Where did you grow up and what did you study at uni?
I grew up in a little town called Ebden which is just outside of Albury Wodonga.
When did you have the idea for Invoice2go and what sparked it?
I started Invoice2go after getting back from a snowboarding holiday in Canada. I went back to software freelancing and the first thing I had to do was create an Invoice to get paid. I was always on the lookout for business ideas and when I couldn’t find any easy to use Invoicing product the idea struck me.
How long did it take you to build a minimum viable product?
It took 12 months to build a MVP. I wrote most of it in my spare time on the weekends and holidays and while on a two-hour commute travelling to and from my freelancing gig.
When did you launch; what was the response?
Invoice2go launched in 2005. The initial response was really positive. I got over 200 installs on the first day and I even made my first sale. It was very exciting!
What were the key challenges to making sure it met growth targets?
The growth challenges change at every phase of the company. When you are a one-man-band, the challenge is to find the time to create the MVP. When you have launched, the challenge is get enough users to give you crucial feedback and encouragement. When you have gained traction, the challenge is to to keep existing users happy while you add new functionality to attract new customers. When you take on investment, the challenge is to find the right people and processes to take the business to the next level. So overall the biggest challenge for me was just adapting to the change itself, which accelerates as the company grows.
In 2013, the company received a $35 million injection from private companies, one being Accel Partners, which invested in the likes of Atlassian. Was it crucial?
No, because the company was already profitable and growing steadily. I took the investment because I wanted to take the business to the next level and I didn’t have the experience to do that at the time. I didn’t want to waste the opportunity to create something substantial. I knew that if I didn’t make a move then someone else would come into our space. So it was more about bringing on the right people through Accel’s extensive network and I had always admired the Atlassian guys so that also swayed me towards Accel.
You then handed over the CEO position and became a senior advisor and headed up product division. Was that hard?
The CEO who joined us and is still with the company is a class act but it was still way more difficult than I ever imagined. I stayed with the business for three years after the new CEO joined. I handed over each of my responsibilities one-by-one, hiring a specialist for each of the hats I was wearing. It’s very hard handing over your baby but at the same time, I really did need a change.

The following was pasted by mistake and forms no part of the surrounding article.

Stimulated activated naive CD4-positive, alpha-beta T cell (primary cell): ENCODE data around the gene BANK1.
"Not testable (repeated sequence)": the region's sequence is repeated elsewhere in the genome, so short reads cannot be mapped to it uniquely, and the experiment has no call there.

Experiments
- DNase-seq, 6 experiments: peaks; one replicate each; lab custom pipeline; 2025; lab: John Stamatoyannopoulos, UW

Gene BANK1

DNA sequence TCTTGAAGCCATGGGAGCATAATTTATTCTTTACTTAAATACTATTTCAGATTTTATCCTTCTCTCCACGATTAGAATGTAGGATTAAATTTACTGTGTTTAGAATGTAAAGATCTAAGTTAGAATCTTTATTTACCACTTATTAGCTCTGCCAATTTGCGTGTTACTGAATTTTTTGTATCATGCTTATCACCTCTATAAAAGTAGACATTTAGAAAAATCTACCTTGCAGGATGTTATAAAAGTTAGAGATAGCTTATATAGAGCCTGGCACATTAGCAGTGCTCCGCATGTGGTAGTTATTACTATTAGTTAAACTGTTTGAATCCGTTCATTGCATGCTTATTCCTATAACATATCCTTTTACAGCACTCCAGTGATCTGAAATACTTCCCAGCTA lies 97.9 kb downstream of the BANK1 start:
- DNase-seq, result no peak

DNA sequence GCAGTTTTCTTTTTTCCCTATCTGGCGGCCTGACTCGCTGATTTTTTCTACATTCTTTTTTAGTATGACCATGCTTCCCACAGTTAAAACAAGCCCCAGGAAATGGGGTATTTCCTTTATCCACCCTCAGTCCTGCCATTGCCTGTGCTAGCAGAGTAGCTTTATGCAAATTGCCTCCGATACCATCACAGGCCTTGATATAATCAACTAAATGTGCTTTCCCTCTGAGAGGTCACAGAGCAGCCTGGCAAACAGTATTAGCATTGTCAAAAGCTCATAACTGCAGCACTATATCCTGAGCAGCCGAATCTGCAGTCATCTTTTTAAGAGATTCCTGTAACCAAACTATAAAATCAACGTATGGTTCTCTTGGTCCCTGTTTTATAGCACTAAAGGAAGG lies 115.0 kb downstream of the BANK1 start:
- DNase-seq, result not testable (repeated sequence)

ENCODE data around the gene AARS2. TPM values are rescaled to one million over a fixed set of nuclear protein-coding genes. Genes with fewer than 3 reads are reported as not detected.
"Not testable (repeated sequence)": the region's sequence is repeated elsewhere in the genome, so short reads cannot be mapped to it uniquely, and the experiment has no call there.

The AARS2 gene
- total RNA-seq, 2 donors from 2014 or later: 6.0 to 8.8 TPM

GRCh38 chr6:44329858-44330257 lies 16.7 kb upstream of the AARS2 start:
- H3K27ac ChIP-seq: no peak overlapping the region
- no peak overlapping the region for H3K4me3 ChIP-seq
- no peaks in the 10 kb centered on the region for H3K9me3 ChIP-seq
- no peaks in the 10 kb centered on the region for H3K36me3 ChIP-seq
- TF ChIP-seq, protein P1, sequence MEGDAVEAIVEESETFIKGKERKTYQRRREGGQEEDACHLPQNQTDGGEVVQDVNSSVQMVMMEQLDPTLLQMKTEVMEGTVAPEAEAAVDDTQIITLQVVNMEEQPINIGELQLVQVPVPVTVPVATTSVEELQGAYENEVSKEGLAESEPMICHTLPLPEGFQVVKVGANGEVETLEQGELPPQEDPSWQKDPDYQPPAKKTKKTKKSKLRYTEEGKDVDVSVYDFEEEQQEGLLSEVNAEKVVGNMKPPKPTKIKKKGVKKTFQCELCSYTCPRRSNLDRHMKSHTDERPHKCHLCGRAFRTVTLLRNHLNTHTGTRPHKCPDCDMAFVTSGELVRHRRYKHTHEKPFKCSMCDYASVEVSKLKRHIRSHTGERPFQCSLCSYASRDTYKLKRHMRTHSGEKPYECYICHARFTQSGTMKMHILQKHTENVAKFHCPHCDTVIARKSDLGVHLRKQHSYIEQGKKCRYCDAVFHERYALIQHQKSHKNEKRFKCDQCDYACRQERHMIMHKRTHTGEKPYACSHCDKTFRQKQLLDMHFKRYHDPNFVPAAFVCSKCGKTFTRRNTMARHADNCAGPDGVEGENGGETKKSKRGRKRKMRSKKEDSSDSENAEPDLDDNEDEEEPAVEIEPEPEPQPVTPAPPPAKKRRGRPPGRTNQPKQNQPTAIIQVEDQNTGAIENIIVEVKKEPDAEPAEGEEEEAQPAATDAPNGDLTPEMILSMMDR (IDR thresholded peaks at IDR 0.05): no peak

Your app is number one on the ITunes app store and on the Apple watch. Does it ever feel surreal?
Yeah it does feel surreal seeing your logo on the big screen at the Apple Conferences. I consider myself very lucky to have have found the right people to join the team at each stage of the journey.
How many users does your company have now?
Invoice2go is used by over 350,000 companies in over 20 countries around the world. It is translated into 10 different languages and over 2 billion dollars in Invoices are sent through it each month.
You will speak at Startup Stories on October 5 in Newcastle. What about?
How creating a successful startup is more about an attitude than anything else. You don’t have to move to Silicon Valley or get an MBA, you just need to start doing something you love doing and keep going. Start-ups are a lifestyle. If you're not thinking about it morning, noon and night then get a real job.
What do you pin Invoice2Go’s success to, and how has it kept the lead?
Three things helped us to be successful. Firstly, we didn’t rush into marketing. We always focused on the user first and getting product market fit. Secondly, Invoice2go was extremely lucky to find the right people to join the team at each pivotal stage of the journey. Finally, we just never gave up. It’s not about building an app then relaxing. It’s about constantly improving things.
Hardest lesson to learn?
To accept the stage of a business that brings out the best in you. Some people like later stage companies. What I learnt was that I like early stage companies, that are searching for product market fit and need to stay scrappy to survive.
Start-ups are a lifestyle. If you're not thinking about it morning, noon and night then get a real job.Chris Strode
You have said that business is not about money but relationships with those that share your vision. Still hold true?
You can put a value on the amount of recurring revenue and market share you have but at the end of the day you cannot put a price on just how much those staff relationships mean to you. When you're working in the trenches with each other year after year, humour and friendship is what keeps you happy.
Bookings for the free StartupStories on Chris Strode are mandatory via three76.eventbrite.com.au